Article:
Siege of Atlanta


     Atlanta, Ga., Siege of, July 20 to Sept. 2, 1864.  Army 
of the Cumberland, Army of the Tennessee, and Army of the 
Ohio.  The objectives points for the year 1864 were Richmond 
and Atlanta-the head and heart of the Confederacy.  Early in 
March Gen. U. S. Grant was made lieutenant-general and 
transferred to the immediate command of the Army of the 
Potomac, Maj.-Gen. W. T. Sherman being at the same time placed 
in command of the forces in the West.  Sherman's new command 
consisted of four departments: the Army of the Cumberland, at 
Chattanooga, commanded by Maj.-Gen. George H. Thomas ; the 
Army of the Tennessee, at Huntsville, Ala., commanded by Maj.-
Gen. James B. McPherson; the Army of the Ohio, in East 
Tennessee, commanded by Maj.-Gen. John M. Schofield, and the 
Army of Arkansas, under the command of Maj.-Gen. Frederick 
Steele.  The last named was subsequently transferred to 
Canby's trans-Mississippi division, and took no part in the 
Atlanta campaign.  The Army of the Cumberland was composed of 
the 4th, 14th and 20th army corps, respectively commanded by 
Maj.-Gens. O. O. Howard John M. Palmer and Joseph Hooker; the 
cavalry corps of Brig.-Gen. Washington L. Elliott, and some 
unattached troops.  The 4th corps was made up of three 
divisions, commanded by Maj.-Gen. David S Stanley, Brig.-Gen. 
John Newton and Brig-Gen Thomas J. Wood and later in the 
campaign an artillery brigade was organized and placed under 
the command of Maj. Thomas W. Osborn.  In the 14th corps were 
three divisions, the 1st commanded by Brig. Gen. R. W. 
Johnson, the 2nd by Brig.-Gen. Jefferson C. Davis, and the 3rd 
by Brig.-Gen. Absalom Baird.  In this corps was also an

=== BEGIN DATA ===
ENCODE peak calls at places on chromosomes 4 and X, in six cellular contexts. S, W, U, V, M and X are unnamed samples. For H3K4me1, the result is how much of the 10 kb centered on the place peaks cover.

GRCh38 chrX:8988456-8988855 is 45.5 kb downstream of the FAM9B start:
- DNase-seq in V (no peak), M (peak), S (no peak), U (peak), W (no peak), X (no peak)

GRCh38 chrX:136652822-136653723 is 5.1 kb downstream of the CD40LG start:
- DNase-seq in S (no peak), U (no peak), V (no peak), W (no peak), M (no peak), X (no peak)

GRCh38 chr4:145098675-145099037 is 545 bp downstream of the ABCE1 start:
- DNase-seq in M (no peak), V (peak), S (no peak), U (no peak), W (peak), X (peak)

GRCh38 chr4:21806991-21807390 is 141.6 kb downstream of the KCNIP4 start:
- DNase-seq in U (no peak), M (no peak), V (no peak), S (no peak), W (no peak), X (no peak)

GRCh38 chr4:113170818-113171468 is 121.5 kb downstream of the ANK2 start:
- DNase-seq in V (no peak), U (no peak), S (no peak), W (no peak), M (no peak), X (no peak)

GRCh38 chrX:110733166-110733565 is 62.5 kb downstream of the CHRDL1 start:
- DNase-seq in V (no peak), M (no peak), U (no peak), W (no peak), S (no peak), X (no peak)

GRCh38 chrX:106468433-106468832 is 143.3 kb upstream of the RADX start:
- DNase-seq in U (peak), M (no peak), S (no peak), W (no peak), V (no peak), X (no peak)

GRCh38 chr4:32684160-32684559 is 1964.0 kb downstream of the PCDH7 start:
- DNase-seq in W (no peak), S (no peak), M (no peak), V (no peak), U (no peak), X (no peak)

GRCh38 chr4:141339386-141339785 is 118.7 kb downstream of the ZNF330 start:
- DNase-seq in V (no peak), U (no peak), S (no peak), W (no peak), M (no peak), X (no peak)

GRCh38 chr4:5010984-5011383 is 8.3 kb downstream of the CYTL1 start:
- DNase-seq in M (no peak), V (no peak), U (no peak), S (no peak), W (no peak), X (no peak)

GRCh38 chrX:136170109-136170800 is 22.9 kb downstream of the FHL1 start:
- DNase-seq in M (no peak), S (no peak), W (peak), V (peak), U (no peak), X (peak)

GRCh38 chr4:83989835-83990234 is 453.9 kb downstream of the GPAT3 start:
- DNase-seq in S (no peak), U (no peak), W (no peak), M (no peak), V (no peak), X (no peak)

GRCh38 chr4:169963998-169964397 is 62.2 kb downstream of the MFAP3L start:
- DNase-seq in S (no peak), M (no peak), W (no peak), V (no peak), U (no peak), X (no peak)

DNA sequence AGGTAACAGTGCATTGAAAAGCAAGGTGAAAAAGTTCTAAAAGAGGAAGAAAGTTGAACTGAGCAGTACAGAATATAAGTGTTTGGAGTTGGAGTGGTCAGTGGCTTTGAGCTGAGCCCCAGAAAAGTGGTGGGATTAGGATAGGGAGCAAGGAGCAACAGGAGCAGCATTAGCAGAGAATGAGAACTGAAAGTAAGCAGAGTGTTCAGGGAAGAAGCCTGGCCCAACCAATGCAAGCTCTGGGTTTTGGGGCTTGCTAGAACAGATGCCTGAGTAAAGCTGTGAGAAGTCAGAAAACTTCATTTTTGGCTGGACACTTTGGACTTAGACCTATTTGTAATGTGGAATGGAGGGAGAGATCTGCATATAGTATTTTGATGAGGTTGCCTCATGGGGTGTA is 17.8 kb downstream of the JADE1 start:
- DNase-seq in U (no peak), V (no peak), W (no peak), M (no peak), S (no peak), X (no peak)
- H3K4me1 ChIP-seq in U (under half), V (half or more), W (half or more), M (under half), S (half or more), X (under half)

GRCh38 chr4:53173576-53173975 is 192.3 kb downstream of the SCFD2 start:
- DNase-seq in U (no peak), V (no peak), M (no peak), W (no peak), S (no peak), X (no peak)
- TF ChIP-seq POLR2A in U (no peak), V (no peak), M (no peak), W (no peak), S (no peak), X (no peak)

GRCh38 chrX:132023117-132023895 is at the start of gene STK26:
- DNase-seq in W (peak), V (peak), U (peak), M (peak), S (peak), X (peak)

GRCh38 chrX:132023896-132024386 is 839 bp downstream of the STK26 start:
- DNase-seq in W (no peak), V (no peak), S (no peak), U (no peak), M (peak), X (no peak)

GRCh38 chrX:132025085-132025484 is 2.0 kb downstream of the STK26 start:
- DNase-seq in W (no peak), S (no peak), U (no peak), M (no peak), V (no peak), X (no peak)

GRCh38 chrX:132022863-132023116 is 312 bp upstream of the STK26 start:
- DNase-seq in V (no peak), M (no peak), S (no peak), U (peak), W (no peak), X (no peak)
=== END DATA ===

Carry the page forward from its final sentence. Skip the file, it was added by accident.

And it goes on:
artillery brigade, commanded by Maj. Charles Houghtaling.  The 
20th corps comprised three divisions, the 1st commanded by 
Brig.-Gen. Alpheus S. Williams, the 2nd by Brig.-Gen. John W. 
Geary, and the 3rd by Maj.-Gen. Daniel Butterfield.  Maj. John 
Reynolds commanded the artillery brigade of the 20th corps 
after it was organized in July.  The cavalry corps included 
the three divisions commanded by Brig.Gens. Edward McCook, 
Kenner Garrard and Judson Kilpatrick.  The Army of the 
Tennessee embraced the 15th, 16th and 17th army corps, 
commanded by Maj.-Gens.  John A. Logan, Grenville M. Dodge and 
Frank P. Blair. Logan's corps included the divisions of Brig.-
Gens.  Peter J. Osterhaus, Morgan L. Smith and William Harrow. 
In Dodge's corps were the divisions of Brig.-Gens. Thomas W. 
Sweeny and James C. Veatch.  The 17th corps was made up of the 
two divisions commanded by Brig.-Gen. Mortimer D. Leggett and 
Brig.-Gen. Walter Q. Gresham.  The Army of the Ohio consisted 
of the 23rd corps, which was composed of the three divisions 
of infantry commanded by Brig.-Gens. Alvin P. Hovey, Henry M. 
Judah and Jacob D. Cox and the cavalry division of Maj.-Gen. 
George Stoneman.  The effective strength of the army on May 1, 
1864, was 98,797 men, with 254 pieces of artillery.  At that 
time the 17th corps was not with the main body.  After it 
joined on June 8 the effective strength was 112,819 men.

     Opposed to this force was the Confederate army under the 
command of Gen. Joseph E. Johnston.  It was made up of 
Hardee's corps, consisting of Cheatham's, Cleburne's and 
Walker's divisions and the artillery under Col. Melancthon 
Smith; Hood's (or Lee's) corps, consisting of the divisions of 
Hindman, Stevenson and Stewart and the artillery under Col. R. 
F. Beckham; Wheeler's cavalry corps, embracing Martin's, 
Kelly's and Hume's divisions and Roddey, command, with the 
artillery under Col. F. H. Robertson; Polk's corps, which 
included Loring's, French's and Cantey's (or Walthall's) 
divisions, the cavalry division of Brig.-Gen. W. H. Jackson, 
and the 1st division of the Georgia state militia.  In his 
article in "Battles and Leaders," Johnston states his 
effective forces as being 42,856 men, with 112 guns, but Maj. 
E. C. Dawes, of the 53rd Ohio, who made an extended 
investigation into the subject, estimates the Confederate 
strength at Resaca as being at least 67,000 men with 168 
cannon, and figures that Johnston had under his command 
something over 84,000 men later in the campaign.

     With a view of preventing Johnston from sending 
reinforcements to Longstreet in East Tennessee, and also to 
assist Sherman's expedition to Meridian, Miss., Thomas made a